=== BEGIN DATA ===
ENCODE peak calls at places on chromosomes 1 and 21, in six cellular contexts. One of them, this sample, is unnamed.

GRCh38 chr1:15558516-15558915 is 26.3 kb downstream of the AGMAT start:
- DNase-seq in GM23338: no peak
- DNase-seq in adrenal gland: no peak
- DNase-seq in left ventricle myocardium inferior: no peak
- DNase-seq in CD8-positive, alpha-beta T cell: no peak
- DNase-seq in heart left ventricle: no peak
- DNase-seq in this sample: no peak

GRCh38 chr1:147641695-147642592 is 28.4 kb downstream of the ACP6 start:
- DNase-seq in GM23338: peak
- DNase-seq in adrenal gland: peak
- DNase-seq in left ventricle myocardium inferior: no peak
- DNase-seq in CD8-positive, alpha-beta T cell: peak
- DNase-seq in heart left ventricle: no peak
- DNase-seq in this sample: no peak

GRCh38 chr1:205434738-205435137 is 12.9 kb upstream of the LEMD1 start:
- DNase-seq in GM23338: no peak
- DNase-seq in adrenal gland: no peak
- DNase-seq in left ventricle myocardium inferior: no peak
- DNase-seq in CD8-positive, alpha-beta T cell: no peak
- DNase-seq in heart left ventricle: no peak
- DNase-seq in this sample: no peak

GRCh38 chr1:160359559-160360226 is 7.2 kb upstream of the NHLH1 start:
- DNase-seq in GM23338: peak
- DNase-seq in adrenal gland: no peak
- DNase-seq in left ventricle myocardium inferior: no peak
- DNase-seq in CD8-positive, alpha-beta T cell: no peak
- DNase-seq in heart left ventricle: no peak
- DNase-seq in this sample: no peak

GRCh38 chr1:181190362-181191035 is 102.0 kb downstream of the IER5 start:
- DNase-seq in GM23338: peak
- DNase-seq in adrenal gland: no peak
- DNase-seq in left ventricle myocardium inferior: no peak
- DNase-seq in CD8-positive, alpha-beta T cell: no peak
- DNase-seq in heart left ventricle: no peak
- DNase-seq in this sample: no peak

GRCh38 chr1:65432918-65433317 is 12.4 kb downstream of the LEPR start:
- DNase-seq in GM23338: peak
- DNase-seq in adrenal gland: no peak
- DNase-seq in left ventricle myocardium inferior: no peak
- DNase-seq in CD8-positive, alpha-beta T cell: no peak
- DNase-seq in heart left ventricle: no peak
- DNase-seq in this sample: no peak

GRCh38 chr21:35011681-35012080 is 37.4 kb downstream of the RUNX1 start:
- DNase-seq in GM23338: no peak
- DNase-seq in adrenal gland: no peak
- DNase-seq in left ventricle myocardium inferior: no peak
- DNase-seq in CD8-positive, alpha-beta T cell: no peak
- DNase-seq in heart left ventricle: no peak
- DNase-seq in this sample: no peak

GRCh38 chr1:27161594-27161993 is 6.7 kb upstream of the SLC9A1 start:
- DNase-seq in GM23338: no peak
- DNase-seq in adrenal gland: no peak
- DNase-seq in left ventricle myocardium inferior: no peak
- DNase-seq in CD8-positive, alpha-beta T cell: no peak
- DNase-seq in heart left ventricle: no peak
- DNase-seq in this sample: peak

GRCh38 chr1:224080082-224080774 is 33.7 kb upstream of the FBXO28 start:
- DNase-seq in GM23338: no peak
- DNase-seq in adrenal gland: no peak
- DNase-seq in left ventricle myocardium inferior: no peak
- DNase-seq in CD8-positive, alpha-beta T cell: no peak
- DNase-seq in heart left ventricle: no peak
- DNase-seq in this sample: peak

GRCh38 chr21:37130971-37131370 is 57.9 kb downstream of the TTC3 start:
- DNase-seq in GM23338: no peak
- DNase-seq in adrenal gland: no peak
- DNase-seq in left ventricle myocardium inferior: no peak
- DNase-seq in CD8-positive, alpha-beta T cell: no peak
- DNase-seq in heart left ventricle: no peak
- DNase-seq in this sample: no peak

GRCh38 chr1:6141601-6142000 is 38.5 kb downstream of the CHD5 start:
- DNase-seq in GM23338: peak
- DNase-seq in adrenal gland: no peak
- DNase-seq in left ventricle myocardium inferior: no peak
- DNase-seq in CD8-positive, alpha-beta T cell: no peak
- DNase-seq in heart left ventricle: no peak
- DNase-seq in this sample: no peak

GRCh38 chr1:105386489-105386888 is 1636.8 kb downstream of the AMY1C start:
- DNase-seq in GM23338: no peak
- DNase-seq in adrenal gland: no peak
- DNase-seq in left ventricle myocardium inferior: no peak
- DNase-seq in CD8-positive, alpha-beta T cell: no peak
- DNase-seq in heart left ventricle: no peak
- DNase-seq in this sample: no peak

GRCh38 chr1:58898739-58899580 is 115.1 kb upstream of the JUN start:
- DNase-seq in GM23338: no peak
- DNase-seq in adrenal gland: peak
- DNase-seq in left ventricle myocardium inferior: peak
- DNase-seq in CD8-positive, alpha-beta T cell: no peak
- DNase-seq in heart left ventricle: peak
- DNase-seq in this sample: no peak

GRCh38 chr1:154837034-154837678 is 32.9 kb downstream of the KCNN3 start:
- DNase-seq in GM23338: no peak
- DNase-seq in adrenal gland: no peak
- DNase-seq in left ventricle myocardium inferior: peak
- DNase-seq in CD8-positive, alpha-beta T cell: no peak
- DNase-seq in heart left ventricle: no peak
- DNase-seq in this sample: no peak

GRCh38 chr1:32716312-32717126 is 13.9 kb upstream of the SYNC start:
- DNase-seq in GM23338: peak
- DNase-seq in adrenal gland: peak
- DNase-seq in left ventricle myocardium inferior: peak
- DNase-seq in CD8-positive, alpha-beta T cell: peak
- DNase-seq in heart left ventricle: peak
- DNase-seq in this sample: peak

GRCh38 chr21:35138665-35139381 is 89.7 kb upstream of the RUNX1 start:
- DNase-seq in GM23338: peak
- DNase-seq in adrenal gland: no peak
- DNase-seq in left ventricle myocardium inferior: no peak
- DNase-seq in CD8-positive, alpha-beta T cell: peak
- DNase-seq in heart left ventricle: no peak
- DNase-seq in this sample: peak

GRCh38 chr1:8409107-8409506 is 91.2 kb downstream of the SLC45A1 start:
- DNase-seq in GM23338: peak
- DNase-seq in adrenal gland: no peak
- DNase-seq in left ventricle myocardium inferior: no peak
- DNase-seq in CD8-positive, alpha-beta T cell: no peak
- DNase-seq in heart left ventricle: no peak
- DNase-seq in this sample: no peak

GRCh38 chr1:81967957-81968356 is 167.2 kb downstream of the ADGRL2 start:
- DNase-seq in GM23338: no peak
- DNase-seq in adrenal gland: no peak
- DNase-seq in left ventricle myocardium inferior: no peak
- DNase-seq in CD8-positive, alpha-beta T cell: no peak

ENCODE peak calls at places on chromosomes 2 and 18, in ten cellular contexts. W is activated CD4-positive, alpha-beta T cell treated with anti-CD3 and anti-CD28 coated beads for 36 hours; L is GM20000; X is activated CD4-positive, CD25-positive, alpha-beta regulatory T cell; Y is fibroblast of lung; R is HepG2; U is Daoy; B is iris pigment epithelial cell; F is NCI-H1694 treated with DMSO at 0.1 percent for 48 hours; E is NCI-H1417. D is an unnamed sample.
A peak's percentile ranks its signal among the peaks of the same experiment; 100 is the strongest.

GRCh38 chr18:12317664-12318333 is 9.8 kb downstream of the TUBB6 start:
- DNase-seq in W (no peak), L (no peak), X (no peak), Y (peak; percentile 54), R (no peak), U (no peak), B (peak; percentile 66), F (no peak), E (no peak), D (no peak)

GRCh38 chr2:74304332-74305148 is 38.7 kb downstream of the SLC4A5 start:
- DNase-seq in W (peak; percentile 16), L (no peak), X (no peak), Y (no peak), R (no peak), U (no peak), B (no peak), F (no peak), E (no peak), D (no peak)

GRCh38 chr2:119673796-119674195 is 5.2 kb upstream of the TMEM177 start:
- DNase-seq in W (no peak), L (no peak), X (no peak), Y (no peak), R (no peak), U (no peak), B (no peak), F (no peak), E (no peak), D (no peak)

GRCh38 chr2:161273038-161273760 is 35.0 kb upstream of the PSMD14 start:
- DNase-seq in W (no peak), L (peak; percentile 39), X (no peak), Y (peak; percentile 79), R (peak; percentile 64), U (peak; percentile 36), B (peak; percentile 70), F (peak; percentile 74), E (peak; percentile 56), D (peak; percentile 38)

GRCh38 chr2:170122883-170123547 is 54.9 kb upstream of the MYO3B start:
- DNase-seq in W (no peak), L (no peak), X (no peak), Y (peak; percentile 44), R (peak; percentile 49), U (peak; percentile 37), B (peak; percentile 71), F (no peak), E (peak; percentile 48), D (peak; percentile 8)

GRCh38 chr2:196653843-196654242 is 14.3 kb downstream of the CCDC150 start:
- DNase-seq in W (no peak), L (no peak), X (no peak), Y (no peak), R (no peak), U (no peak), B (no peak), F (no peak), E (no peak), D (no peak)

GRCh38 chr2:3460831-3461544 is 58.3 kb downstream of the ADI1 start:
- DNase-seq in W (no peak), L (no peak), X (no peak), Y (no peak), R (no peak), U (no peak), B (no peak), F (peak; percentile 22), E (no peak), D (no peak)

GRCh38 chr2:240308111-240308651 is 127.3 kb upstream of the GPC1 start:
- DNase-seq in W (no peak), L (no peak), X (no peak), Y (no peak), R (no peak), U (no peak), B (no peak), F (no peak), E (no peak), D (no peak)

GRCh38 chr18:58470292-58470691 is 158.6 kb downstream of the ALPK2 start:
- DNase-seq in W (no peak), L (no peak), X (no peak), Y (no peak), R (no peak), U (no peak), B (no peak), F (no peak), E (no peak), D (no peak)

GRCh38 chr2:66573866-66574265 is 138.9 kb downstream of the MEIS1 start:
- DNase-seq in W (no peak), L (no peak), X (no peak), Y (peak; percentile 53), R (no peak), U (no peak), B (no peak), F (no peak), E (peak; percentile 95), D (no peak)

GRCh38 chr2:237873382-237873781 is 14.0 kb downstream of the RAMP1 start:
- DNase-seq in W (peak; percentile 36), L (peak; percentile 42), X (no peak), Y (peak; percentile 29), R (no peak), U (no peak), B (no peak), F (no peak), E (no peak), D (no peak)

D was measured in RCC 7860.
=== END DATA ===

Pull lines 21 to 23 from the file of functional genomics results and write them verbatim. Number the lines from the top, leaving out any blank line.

- DNase-seq in heart left ventricle: no peak
- DNase-seq in this sample: no peak

GRCh38 chr1:160359559-160360226 is 7.2 kb upstream of the NHLH1 start: